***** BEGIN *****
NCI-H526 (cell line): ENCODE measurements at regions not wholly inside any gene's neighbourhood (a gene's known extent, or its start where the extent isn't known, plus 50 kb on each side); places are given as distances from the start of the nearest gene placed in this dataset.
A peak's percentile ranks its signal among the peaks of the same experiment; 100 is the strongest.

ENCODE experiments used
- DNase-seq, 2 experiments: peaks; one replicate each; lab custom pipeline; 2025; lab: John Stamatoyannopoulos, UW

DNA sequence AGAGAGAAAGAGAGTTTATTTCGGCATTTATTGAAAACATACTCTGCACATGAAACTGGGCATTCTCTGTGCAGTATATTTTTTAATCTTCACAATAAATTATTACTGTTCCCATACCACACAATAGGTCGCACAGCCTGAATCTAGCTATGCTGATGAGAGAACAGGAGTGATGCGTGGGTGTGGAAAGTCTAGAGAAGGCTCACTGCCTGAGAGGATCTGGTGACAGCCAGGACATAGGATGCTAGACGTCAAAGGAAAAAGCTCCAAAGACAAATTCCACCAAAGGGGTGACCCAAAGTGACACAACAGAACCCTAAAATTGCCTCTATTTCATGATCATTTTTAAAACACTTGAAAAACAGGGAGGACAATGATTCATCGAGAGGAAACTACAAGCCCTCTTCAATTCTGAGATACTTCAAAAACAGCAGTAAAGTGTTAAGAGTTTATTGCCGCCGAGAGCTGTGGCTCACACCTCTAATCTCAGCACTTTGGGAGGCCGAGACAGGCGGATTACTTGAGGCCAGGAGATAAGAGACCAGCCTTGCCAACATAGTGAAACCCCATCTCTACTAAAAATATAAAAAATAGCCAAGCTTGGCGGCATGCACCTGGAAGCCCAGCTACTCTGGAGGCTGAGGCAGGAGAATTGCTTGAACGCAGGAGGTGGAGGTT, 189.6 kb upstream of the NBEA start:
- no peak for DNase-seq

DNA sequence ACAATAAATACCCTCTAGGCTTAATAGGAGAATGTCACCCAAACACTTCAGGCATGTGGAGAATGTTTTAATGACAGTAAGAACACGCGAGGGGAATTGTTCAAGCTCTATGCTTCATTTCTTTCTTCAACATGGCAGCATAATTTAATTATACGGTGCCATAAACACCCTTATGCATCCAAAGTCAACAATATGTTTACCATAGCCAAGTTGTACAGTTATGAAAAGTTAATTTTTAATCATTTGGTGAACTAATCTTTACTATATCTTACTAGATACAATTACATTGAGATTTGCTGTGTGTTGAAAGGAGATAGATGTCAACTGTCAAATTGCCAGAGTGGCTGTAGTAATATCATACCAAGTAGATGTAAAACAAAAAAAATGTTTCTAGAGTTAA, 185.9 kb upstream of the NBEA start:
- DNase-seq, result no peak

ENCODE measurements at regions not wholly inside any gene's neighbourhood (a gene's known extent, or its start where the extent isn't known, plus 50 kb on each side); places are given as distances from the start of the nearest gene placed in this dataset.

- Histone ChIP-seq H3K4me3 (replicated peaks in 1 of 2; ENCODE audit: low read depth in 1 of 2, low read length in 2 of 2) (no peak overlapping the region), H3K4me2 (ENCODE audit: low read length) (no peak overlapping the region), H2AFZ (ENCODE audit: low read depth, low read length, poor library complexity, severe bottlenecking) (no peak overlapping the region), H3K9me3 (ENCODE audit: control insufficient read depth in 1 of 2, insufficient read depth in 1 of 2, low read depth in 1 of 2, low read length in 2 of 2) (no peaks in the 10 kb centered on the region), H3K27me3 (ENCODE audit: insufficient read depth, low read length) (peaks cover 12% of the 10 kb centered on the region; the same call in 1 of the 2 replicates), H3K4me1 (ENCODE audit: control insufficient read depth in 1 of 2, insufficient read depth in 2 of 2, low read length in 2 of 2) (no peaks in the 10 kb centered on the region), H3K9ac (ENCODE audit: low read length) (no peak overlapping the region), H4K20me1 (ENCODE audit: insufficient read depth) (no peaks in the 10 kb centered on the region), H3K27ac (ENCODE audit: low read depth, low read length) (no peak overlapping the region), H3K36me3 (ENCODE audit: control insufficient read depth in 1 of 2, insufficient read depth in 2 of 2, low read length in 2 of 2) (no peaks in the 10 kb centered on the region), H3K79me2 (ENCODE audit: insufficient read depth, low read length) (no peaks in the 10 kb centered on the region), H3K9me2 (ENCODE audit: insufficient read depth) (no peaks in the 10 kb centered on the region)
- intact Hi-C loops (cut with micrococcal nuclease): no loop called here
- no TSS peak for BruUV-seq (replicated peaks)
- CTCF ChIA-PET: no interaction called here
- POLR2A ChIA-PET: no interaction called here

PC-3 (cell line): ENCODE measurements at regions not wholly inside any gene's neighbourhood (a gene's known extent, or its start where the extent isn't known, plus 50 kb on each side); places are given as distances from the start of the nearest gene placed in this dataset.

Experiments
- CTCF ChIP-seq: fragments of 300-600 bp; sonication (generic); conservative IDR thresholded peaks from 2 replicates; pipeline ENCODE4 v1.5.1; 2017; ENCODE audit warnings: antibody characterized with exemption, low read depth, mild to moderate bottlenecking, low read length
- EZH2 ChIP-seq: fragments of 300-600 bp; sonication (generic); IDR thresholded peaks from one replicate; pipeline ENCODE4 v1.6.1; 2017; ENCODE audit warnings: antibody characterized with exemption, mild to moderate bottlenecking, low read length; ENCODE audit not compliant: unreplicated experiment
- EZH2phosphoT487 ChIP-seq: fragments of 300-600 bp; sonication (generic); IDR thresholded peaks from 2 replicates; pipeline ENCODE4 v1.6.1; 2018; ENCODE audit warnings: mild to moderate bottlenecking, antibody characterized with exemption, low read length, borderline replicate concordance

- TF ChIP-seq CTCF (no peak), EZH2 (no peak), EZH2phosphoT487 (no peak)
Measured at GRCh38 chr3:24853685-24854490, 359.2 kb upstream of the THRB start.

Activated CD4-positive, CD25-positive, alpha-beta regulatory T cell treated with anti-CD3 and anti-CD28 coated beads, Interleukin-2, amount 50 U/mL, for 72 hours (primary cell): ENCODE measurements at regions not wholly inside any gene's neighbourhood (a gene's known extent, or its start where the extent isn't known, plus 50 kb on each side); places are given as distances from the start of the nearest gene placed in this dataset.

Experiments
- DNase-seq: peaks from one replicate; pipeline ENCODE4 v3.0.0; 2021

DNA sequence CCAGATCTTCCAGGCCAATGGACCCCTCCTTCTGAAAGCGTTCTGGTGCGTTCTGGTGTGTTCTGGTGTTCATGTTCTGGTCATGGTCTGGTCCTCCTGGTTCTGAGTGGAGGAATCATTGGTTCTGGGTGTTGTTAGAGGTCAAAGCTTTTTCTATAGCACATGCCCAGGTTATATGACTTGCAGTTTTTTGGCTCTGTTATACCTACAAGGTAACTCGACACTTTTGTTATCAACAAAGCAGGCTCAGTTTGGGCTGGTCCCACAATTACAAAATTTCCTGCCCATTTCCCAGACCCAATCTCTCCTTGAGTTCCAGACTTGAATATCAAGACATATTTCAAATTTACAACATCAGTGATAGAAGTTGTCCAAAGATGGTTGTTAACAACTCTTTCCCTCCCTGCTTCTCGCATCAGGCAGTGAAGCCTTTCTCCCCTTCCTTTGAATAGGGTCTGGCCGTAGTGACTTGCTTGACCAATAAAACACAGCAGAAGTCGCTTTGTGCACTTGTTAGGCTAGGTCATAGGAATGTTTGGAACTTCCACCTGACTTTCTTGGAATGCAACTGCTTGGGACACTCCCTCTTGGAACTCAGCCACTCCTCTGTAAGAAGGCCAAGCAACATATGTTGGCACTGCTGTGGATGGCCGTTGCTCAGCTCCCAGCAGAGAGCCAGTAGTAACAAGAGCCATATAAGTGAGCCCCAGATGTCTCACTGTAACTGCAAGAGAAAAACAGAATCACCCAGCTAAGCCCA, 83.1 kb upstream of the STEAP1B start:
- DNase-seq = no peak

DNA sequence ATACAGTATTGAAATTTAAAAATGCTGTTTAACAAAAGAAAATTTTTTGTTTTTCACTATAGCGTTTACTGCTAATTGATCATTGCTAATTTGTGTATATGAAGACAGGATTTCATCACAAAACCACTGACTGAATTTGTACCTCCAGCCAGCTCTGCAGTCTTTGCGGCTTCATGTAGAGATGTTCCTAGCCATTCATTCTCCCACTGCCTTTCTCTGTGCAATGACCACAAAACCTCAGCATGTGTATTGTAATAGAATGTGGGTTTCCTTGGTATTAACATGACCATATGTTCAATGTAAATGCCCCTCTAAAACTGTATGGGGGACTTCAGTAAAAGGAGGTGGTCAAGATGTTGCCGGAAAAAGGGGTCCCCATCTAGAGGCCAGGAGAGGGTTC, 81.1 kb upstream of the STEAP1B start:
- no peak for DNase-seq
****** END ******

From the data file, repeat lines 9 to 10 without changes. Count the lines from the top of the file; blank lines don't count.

ENCODE measurements at regions not wholly inside any gene's neighbourhood (a gene's known extent, or its start where the extent isn't known, plus 50 kb on each side); places are given as distances from the start of the nearest gene placed in this dataset.

- Histone ChIP-seq H3K4me3 (replicated peaks in 1 of 2; ENCODE audit: low read depth in 1 of 2, low read length in 2 of 2) (no peak overlapping the region), H3K4me2 (ENCODE audit: low read length) (no peak overlapping the region), H2AFZ (ENCODE audit: low read depth, low read length, poor library complexity, severe bottlenecking) (no peak overlapping the region), H3K9me3 (ENCODE audit: control insufficient read depth in 1 of 2, insufficient read depth in 1 of 2, low read depth in 1 of 2, low read length in 2 of 2) (no peaks in the 10 kb centered on the region), H3K27me3 (ENCODE audit: insufficient read depth, low read length) (peaks cover 12% of the 10 kb centered on the region; the same call in 1 of the 2 replicates), H3K4me1 (ENCODE audit: control insufficient read depth in 1 of 2, insufficient read depth in 2 of 2, low read length in 2 of 2) (no peaks in the 10 kb centered on the region), H3K9ac (ENCODE audit: low read length) (no peak overlapping the region), H4K20me1 (ENCODE audit: insufficient read depth) (no peaks in the 10 kb centered on the region), H3K27ac (ENCODE audit: low read depth, low read length) (no peak overlapping the region), H3K36me3 (ENCODE audit: control insufficient read depth in 1 of 2, insufficient read depth in 2 of 2, low read length in 2 of 2) (no peaks in the 10 kb centered on the region), H3K79me2 (ENCODE audit: insufficient read depth, low read length) (no peaks in the 10 kb centered on the region), H3K9me2 (ENCODE audit: insufficient read depth) (no peaks in the 10 kb centered on the region)